A Democratic primary race between two well-funded candidates propelled Maryland to the sixth-highest amount of spending on political television ads in state races in the 2014 election cycle through Sept. 8, according to a state-by-state survey by the Center for Public Integrity.
Maryland also was noteworthy in the survey because about $14.1 million spent on state races came from funds raised by candidates or public campaign financing, instead of out-of-state interest groups.
The survey found only much larger states like Pennsylvania, Texas, Florida, Illinois and New York spent more on political television advertising up until Sept. 8. Maryland was ahead of Arizona, where $12.4 million was spent on television advertising, and Michigan, where $9.6 million was spent. Maryland also was ahead of Massachusetts, which spent $7.1 million on political television advertising.
Maryland came in third for spending on ads per voter with $3.48, behind Pennsylvania, where $3.99 per voter was spent, and Rhode Island, where $7.77 was spent.
Lt. Gov. Anthony Brown, a Democrat, led the Maryland governor's race in television ad buys, spending an estimated $5.4 million. His primary opponent, Attorney General Doug Gansler spent about $4.4 million. Del. Heather Mizeur, who used public campaign funds, spent an estimated $1.3 million. Brown won the June 24 primary with 51 percent of the vote.
Brown and Gansler did most of the political fundraising in the Maryland primary. Gansler, who ran unopposed for his second term as attorney general, long held a fundraising edge. But Brown eventually surpassed Gansler with wide support from the state's political establishment and a fundraising event in Potomac with former President Bill Clinton that netted more than $1 million.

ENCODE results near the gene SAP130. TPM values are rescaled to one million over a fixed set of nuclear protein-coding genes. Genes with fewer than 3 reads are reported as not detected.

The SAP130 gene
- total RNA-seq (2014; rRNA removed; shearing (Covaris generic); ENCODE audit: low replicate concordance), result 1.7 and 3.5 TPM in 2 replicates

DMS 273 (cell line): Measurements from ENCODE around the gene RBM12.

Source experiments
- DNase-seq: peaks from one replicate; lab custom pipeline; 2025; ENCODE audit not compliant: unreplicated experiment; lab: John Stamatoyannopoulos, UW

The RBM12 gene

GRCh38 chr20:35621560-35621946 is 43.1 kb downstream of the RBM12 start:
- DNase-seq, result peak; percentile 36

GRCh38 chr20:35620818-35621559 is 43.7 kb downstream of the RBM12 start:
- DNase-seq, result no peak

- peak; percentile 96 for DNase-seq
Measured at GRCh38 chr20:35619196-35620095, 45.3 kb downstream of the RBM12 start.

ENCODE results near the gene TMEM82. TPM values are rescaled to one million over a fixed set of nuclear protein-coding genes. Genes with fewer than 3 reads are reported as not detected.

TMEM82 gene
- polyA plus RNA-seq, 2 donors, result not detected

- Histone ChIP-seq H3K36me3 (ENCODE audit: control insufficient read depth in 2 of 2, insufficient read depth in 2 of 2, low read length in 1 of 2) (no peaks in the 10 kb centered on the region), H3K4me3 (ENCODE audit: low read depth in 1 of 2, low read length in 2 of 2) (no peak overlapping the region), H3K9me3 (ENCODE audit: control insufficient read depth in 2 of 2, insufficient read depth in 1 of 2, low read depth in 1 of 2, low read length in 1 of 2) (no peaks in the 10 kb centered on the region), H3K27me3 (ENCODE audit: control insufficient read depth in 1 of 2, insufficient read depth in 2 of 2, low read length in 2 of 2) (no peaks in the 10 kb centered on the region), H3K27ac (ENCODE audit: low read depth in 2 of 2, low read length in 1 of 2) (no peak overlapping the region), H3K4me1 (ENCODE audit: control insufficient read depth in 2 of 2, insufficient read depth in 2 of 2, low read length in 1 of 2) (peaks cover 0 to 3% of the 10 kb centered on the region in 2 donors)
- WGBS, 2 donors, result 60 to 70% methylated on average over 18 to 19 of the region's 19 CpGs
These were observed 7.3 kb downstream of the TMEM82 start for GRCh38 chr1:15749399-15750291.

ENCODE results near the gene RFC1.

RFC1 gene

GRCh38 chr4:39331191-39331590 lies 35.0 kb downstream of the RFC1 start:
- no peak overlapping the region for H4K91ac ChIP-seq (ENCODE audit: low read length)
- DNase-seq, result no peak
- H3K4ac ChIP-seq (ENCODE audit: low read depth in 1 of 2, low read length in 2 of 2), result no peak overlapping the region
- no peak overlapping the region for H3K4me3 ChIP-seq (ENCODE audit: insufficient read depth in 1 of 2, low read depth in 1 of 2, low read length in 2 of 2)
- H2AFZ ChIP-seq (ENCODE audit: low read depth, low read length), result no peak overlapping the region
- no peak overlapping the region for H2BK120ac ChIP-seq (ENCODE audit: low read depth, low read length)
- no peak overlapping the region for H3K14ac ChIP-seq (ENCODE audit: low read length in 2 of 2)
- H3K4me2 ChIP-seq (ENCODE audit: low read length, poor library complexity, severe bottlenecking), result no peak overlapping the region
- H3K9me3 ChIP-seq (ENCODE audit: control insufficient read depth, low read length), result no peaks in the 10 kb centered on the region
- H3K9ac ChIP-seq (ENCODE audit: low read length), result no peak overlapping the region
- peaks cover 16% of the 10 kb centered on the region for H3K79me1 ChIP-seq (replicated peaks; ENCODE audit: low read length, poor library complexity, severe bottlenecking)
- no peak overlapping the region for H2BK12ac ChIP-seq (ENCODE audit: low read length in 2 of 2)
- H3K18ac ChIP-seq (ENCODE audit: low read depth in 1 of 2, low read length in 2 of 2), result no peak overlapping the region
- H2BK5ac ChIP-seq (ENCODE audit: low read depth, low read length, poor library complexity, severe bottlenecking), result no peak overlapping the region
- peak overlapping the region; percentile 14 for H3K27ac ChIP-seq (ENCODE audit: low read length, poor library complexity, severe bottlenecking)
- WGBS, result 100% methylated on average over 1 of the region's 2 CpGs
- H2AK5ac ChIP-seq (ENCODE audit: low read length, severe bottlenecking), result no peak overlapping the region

Republican Larry Hogan, who used public campaign funds as Mizeur did, spent an estimated $1.1 million on TV ads. Hogan won a four-way primary with 43 percent of the vote.
About $12.1 million was spent on ads in the Maryland governor's race through the period covered by the survey. The survey examined costs of placing ads on television, not their production, in a state that includes large media markets in both the Baltimore and Washington areas.
About $1.9 million was spent in the Democratic primary for attorney general. State Sen. Brian Frosh spent about $1.2 million on TV ads, compared to $760,500 by Del. Jon Cardin.